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Opportunities Grow in South Korea for Uzbek Workers


This week, Uzbek Minister of Employment and Poverty Reduction Behzod Musaev was in Seoul for a series of meetings that underscored a deepening of labor relations between the two countries. Bahzod met with his counterpart, Korean Minister of Labor and Employment Lee Jung-sik, on May 7. On Telegram, the Uzbek ministry noted a planned expansion of sectors in which Uzbek citizens will be eligible for work.

Uzbekistan is among the 16 countries eligible for South Korea’s E-9 “Non-Professional Employment” visa. In April, the South Korea government started accepting applications from business owners operating in the restaurant, hospitality, forestry, and mining sectors to hire foreign workers under the E-9 scheme. As the Korean Herald noted, “Previously, E-9 visa holders could only work in the agriculture, fisheries, manufacturing, and construction sectors.”

E-9 visas can be issued to citizens of Bangladesh, Cambodia, China, Indonesia, Kyrgyzstan, Laos, Mongolia, Myanmar, Nepal, Pakistan, the Philippines, Sri Lanka, Thailand, Timor-Leste, Uzbekistan, and Vietnam.

The total number of visas issued under the program has grown considerably since President Yoon Suk-yeol took office. In 2023, the South Korean government capped E-9 visas at 110,000 – the largest quota since the visa’s introduction in 2004. In previous years it was generally in the 50,000-60,000 range. In the latter part of 2023, media reports suggested that the quota would jump to 165,000 for 2024, along with the expansion of eligible businesses.

There are also other visa categories that Uzbeks may be eligible for, such as the E-7 “Foreign National of Special Ability” visa.

Musaev also met with the chairman of the Automotive Industry Association of the Republic of Korea Kwak Young-cheol, who said the industry needs around 3,000 additional workers annually (these appear to be E-7 skilled worker positions). Although no specific agreement was announced, the Uzbek ministry stated in its Telegram channel: “The Koreans said that there is a demand for 3,000 more workers per year in this industry, and they want to cooperate with Uzbekistan in this regard.”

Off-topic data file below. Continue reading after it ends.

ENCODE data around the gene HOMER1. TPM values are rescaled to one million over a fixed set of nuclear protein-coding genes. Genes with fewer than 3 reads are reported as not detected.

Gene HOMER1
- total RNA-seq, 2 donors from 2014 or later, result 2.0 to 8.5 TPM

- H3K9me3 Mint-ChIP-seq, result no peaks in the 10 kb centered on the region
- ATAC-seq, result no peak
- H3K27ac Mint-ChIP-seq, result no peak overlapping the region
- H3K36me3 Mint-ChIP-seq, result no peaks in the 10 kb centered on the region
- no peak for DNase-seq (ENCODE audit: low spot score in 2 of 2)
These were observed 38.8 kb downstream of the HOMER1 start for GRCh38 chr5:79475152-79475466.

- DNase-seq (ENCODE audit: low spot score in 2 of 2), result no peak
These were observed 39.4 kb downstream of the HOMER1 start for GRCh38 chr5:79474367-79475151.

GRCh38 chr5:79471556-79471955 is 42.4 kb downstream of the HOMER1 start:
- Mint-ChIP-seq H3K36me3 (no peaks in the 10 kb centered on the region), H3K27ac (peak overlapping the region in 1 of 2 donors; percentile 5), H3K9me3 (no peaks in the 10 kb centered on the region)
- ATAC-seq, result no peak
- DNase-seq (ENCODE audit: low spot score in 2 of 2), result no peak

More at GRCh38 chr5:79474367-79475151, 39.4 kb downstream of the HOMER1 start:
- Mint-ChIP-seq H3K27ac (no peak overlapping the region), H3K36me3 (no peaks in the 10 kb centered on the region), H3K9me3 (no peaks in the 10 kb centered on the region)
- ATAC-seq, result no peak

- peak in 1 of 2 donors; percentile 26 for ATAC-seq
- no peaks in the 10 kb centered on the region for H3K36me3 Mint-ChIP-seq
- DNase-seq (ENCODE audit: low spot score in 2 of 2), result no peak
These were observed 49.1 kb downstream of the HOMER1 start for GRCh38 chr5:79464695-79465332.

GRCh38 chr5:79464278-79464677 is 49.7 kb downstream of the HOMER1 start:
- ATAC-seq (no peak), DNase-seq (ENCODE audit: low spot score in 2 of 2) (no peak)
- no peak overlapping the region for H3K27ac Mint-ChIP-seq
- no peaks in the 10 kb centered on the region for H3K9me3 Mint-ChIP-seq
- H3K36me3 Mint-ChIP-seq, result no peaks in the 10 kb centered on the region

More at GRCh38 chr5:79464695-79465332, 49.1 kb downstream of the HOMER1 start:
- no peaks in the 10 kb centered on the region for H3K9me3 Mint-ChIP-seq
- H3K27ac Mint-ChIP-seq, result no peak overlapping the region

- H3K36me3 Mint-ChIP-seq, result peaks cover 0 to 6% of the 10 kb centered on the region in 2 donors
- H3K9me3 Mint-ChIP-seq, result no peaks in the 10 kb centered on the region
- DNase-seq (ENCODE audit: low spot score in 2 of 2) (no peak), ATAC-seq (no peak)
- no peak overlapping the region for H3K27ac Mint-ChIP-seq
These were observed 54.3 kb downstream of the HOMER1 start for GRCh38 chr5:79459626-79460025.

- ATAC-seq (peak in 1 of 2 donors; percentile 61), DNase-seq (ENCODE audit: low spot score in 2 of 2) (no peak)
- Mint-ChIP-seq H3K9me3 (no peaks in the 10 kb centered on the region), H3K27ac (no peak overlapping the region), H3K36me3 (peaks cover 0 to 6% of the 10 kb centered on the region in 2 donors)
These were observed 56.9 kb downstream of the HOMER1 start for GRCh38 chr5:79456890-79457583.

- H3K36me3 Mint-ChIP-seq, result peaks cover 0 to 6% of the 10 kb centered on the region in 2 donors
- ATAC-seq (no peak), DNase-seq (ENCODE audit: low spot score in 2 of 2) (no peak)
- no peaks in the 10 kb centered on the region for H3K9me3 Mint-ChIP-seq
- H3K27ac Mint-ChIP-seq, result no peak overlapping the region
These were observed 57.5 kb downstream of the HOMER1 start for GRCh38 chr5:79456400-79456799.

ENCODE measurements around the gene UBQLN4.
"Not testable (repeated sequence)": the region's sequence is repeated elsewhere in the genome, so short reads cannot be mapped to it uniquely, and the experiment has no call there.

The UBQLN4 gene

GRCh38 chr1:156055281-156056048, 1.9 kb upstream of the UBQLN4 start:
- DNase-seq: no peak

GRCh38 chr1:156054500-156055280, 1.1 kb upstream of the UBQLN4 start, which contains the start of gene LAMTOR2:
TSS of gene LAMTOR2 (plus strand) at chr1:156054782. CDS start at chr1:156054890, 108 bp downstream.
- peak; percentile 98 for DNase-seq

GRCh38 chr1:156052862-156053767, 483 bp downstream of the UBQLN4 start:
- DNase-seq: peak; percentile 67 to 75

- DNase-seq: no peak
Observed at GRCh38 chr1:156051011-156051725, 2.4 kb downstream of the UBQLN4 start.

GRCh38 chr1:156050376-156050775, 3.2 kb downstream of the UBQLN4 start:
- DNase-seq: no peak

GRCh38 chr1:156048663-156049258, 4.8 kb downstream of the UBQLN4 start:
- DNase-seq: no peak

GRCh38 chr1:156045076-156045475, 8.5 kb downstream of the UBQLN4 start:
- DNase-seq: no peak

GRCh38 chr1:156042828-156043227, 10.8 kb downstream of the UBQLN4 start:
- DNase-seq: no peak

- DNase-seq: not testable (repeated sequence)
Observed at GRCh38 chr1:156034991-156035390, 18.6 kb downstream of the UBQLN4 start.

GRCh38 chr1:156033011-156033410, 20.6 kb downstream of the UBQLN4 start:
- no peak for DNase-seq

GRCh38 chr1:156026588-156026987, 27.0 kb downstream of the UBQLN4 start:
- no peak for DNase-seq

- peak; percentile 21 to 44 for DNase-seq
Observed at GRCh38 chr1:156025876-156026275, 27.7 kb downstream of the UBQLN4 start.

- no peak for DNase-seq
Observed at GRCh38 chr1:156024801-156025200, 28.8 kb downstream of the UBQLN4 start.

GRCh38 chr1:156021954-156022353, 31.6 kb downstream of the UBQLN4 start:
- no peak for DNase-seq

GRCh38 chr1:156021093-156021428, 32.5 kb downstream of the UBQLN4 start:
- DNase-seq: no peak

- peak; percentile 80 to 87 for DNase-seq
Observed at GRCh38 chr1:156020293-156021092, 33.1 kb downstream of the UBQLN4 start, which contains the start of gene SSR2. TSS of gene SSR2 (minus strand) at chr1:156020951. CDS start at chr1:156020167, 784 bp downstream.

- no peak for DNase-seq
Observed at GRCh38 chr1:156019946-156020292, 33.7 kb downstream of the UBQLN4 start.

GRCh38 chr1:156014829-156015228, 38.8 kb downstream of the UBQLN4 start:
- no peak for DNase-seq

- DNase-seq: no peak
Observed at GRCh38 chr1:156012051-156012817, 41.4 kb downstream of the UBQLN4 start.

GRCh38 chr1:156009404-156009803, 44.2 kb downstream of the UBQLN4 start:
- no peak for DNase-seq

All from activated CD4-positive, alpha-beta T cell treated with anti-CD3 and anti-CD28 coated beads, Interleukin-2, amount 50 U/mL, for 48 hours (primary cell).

Earlier this year, Uzbek media reported that Tashkent “plans to send 100,000 Uzbek citizens to work in South Korea,” linking to a Telegram post on the Minister of Employment and Poverty Reduction’s channel that actually states that 100,000 Uzbek citizens will be able to enter competitive processes for E-9 visa jobs, specifically in the areas of agriculture, hospitality, and construction. 

On February 16, the ministry’s Agency for External Labor Migration put out a notice urging Uzbek citizens staying illegally in South Korea to leave before February 29, saying those who voluntarily departed, following the appropriate procedure, would not be deported and would retain eligibility to return to South Korea. It’s unclear how many took advantage of that opening. 

South Korea has one of the world’s lowest total fertility rates at 0.9 births per woman and a quickly aging population. According to the United Nations Population Fund, in 2024 19 percent of the South Korea population is over the age of 65. Only 8 percent of Uzbekistan’s population is. Uzbekistan also has a strong fertility rate of 2.7 per woman, and a large younger population. The 10-24 age category makes up 24 percent of the Uzbek population; in South Korea only 14 percent of the population is in the 10-24 age category.

According to one analysis, focused on migrant worker status and well-being in South Korea, “As of October 2023, approximately 2.49 million migrants… were estimated to reside in South Korea, which is a large and steady increase from the number of approximately 1.45 million in 2012.” The analysis went on to note:

The main industry sectors for the migrant workers included mining/manufacturing (43.9%), wholesale/accommodation/food services (18.7%), business/personal and public services (16.7%), construction (12.2%), and agriculture/fishery (5.4%), and the nationalities included China (33.3%), Vietnam (17.2%), Nepal (4.4), Uzbekistan (4.0%), and Cambodia (4.0%).

There is more to labor migration than merely matching one side’s deficits to another’s surpluses. Uzbek citizens have to compete against other pools of migrant workers, some with more established networks in the country. That said, it’s not like there is no history whatsoever between South Korea and Uzbekistan. (And I know from direct experience that there are several Uzbek restaurants in Seoul; the best in my opinion is near the city’s only mosque in iconic Itaewon).

Language, in particular, poses a barrier for Uzbeks aiming for skilled or semi-skilled work in South Korea. That said, there are efforts underway to address this issue, for example via government-run King Sejong Institutes, which aim to teach Korean language and culture abroad. There are seven such institutes in Uzbekistan, the most in any Central Asian state (Kyrgyzstan comes in second with five).

In September 2023, South Korean President Yoon and Uzbek President Shavkat Mirziyoyev met on the sidelines of the U.N. General Assembly. At the time, Mirziyoyev invited Yoon to make a state visit. Yoon’s predecessor, Moon Jae-in, visited Central Asia – stopping in Turkmenistan, Uzbekistan, and Kazakhstan – in April 2019

It appears that a visit is in the works. One Korean report on Musaev’s meeting with automotive industry figures quoted the Uzbek minister as saying that Yoon would travel to Uzbekistan in June. Musaev told his South Korean interlocutors that the issue of foreign workers would surely be on the agenda.

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